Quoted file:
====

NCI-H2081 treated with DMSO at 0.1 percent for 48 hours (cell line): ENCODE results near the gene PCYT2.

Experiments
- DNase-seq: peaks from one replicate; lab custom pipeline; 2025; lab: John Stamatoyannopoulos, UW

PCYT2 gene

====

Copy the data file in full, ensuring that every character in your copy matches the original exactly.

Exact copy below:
NCI-H2081 treated with DMSO at 0.1 percent for 48 hours (cell line): ENCODE results near the gene PCYT2.

Experiments
- DNase-seq: peaks from one replicate; lab custom pipeline; 2025; lab: John Stamatoyannopoulos, UW

PCYT2 gene